Saying goodbye-- and thinking pumpkins

I haven’t been at my best this week.
Coastal Point • Veronica Townsend

It started on Monday morning when I received a call that my grandfather had passed away at the age of 90. Grandpa Joe turned 90 at the end of August, and I wrote a piece at that time about what a terrific life he had led to that point. He was a devoted father, husband, Chicago Cubs fan and respected journalist and author. And he was my grandpa.

He had been in poor health for some time, and the family certainly had time to prepare ourselves mentally for the end, but it still felt like a punch in the gut. Farewell, Grandpa Joe. Your time here touched a lot of hearts and minds, and that is a legacy that will endure for generations.

God’s speed.

It was probably that cluttered mind that caused me to read the following sentence in a story on the UPI news site as, “A Wisconsin man spent his summer nursing a pumpkin and the reward was an orange orb weighing a world record 1,810.5 pounds...”

Obviously, my initial reaction was to recoil at the mental imagery of a man nursing a pumpkin. Between that thought and the stories flying around about the indecent photo that Brett Favre allegedly sent of himself to a former staffer with the New York Jets, I was about ready to dump a barrel of gasoline over my eyes and strike a match.

Thankfully, I took a second glance at the story.

Upon further inspection, it would appear that Chris Stevens, of New Richmond, had spent his summer “nurturing” the colossal pumpkin. And that’s a lot easier for me to accept. Stevens won a total of $3,000 for his nurtured pumpkin at the Harvest Fest in Minnesota last week — though you have to figure he could have made far more if he had indeed been nursing the gord. I mean, seriously, have you ever Googled something and come up with a response that had no relation at all to what you were searching for, and instead focused on some form of depravity that I had not even known to that point had been invented yet and ...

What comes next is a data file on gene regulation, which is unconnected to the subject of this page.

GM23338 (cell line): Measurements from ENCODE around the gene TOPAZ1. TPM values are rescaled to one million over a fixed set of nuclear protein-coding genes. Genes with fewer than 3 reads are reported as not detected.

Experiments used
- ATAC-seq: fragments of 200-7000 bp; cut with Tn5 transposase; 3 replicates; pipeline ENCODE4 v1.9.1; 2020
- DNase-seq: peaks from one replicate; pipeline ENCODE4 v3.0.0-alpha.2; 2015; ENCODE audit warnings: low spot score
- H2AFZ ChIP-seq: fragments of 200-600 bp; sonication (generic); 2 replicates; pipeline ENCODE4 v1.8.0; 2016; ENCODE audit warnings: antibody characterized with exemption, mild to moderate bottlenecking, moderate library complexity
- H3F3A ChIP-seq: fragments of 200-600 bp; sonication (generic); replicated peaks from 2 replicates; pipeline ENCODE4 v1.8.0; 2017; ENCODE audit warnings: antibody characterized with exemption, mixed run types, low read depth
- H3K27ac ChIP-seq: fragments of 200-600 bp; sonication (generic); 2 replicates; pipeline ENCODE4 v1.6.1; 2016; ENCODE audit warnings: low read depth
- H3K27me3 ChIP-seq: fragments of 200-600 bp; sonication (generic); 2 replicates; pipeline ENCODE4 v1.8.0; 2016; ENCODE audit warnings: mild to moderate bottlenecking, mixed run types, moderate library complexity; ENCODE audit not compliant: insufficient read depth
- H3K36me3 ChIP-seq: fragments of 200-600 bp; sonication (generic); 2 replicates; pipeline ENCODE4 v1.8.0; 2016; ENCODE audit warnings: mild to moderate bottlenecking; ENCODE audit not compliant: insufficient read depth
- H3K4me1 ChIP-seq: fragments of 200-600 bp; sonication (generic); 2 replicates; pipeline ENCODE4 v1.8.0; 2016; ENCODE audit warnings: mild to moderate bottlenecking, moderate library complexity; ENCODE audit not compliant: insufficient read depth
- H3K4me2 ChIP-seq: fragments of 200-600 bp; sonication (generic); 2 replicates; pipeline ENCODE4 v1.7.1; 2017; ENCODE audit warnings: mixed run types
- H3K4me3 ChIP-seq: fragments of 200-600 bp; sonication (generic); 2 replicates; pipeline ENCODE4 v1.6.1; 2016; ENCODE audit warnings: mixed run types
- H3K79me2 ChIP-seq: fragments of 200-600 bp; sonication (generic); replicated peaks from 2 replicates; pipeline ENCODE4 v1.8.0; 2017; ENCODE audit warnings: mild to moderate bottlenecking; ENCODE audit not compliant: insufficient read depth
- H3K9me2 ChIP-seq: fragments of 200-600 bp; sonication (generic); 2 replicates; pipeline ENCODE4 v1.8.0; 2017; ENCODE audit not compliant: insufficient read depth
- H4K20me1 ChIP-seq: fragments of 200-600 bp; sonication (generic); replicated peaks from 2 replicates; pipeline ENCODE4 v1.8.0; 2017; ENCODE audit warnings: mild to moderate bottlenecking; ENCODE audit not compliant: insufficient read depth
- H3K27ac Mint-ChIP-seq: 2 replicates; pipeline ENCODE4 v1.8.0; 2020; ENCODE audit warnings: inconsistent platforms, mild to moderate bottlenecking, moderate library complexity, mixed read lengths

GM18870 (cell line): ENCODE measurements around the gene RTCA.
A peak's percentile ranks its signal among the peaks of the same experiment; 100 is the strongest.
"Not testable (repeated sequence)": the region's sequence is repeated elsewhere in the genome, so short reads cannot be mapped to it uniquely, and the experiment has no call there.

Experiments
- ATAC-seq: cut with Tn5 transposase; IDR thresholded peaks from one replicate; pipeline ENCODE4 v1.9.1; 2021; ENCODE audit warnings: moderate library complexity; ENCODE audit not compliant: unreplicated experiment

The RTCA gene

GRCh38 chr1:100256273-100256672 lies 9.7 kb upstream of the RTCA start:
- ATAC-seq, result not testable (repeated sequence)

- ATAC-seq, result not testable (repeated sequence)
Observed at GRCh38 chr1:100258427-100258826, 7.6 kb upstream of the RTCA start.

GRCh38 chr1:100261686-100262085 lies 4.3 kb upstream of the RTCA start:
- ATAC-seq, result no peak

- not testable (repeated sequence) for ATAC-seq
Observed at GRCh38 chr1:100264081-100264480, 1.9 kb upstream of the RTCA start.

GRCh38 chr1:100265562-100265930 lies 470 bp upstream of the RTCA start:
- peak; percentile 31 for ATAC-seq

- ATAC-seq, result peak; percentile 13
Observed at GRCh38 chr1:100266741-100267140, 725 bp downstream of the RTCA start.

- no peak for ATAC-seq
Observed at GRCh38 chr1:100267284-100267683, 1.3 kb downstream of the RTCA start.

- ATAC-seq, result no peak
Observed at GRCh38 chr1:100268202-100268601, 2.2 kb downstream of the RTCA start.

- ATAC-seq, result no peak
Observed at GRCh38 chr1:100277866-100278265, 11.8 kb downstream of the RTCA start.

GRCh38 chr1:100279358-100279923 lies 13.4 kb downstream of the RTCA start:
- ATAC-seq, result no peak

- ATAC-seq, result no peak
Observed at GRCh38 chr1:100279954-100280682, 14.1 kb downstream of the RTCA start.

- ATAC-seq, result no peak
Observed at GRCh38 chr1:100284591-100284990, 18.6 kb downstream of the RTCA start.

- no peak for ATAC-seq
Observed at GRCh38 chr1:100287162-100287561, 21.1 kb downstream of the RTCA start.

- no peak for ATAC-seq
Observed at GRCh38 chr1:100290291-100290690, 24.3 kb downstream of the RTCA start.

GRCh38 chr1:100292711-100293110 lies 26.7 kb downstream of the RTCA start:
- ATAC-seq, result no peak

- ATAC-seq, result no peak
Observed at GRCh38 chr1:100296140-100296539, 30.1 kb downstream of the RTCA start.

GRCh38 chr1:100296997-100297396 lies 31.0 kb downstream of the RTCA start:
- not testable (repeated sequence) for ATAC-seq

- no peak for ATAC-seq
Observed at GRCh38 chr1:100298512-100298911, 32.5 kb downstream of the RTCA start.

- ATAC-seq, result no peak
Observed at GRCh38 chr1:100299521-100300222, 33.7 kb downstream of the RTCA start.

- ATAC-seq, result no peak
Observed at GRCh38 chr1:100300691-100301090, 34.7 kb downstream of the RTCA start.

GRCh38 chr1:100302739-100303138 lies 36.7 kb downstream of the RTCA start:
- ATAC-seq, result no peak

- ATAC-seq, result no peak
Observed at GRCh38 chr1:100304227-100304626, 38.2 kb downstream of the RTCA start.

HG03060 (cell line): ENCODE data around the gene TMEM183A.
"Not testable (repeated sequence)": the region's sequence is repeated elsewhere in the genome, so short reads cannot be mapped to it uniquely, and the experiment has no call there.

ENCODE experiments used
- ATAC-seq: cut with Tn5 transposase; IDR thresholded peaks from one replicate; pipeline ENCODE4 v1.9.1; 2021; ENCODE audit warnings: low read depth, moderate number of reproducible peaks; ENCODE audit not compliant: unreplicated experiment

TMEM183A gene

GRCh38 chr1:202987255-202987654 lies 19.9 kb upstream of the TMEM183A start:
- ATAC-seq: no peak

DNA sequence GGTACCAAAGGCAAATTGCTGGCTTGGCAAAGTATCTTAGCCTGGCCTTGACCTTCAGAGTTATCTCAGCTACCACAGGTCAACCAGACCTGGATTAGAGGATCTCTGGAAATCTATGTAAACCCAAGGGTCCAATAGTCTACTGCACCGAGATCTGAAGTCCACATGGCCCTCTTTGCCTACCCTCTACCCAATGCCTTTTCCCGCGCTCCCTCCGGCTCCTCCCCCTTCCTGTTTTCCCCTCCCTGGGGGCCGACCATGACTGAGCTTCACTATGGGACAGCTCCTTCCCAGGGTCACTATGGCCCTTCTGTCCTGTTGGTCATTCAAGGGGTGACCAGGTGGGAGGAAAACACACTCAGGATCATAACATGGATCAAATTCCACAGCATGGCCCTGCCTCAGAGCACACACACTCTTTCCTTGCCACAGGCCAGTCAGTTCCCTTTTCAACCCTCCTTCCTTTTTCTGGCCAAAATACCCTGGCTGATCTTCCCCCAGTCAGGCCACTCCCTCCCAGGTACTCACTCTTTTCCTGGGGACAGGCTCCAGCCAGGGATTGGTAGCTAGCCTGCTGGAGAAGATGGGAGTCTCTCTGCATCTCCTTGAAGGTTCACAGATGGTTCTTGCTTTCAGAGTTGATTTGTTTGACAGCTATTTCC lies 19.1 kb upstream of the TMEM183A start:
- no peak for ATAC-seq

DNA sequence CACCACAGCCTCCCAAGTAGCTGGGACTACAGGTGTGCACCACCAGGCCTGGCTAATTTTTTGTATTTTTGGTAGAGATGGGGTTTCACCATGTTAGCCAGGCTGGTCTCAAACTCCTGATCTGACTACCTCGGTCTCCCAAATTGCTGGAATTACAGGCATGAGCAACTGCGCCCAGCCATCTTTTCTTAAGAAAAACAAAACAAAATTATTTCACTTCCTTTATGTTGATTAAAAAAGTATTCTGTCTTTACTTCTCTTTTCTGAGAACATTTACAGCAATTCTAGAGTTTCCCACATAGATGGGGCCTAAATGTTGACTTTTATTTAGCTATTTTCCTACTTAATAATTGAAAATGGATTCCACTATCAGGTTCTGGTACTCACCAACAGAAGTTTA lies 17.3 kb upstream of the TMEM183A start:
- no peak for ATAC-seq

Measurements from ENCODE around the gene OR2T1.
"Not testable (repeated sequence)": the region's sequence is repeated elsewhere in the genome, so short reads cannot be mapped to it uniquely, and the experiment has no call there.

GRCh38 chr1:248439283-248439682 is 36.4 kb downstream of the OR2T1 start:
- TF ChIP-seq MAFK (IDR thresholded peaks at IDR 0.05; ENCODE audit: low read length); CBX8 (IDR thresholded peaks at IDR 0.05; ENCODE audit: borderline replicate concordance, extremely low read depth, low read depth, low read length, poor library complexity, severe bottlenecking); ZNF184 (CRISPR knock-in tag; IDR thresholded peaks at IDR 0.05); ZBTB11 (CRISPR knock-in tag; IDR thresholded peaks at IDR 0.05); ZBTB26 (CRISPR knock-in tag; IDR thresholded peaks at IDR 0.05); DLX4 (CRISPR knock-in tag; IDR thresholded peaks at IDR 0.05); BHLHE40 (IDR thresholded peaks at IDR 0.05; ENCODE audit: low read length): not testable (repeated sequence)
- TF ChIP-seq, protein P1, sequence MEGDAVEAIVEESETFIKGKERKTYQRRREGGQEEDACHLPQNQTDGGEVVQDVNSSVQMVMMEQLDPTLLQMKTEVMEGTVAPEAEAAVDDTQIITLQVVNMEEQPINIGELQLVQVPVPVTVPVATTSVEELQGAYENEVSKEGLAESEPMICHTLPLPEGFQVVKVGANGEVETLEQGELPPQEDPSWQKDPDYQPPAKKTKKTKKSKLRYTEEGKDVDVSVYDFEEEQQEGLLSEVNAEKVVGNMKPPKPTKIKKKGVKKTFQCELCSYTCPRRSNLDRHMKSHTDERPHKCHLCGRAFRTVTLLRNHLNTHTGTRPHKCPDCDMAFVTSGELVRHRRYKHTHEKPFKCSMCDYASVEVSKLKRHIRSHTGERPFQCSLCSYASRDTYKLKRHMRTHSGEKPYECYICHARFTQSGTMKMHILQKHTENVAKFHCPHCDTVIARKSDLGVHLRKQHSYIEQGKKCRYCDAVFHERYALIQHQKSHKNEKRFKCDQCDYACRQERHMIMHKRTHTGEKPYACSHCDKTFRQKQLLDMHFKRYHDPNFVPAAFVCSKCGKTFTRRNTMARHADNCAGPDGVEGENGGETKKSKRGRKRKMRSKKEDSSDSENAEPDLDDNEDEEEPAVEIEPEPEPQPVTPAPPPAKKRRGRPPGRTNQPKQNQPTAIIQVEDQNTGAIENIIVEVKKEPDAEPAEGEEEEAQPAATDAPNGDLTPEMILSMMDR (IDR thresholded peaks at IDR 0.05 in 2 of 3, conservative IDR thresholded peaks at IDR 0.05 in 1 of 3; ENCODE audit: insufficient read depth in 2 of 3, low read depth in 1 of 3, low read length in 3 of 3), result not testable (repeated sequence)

But I digress.

That got a little dirtier than I had anticipated, but it still has nothing on this Egyptian man I stumbled across in a later story on the UPI site.

Apaprently, an Egyptian court granted a woman a divorce from her husband because he refused to bathe. According to the story, the man claimed he was allergic to water. The woman, who is a petroleum engineer, reportedly went to a doctor, who confirmed the man’s allergy, “but said the ailment should not stop him from maintaining self-hygiene,” according to UPI. The man allegedly refused the woman’s request for a divorce, and the court came to her rescue. He is now left behind nursing pumpkins.

It’s possible I made up that last line. But I didn’t make up the following story.

A study led by Mike Mendle, the head of animal welfare and behavior at Bristol University in London, revealed that some dogs are optimists and some are pessimists.

He conducted the test by putting bowls of food on one side of the room and empty bowls on the other, and training dogs to recognize the situation. Researchers then put the bowls in “neutral” locations, according to UPI. They found that optimistic dogs raced toward the bowls, while pessimistic dogs hesitated or moved more slowly.

I have two dogs, and know full well how personalities differ between two dogs as much as they do between people.

But, honestly, do we know for sure that this wasn’t a case of hungry dogs and non-hungry dogs?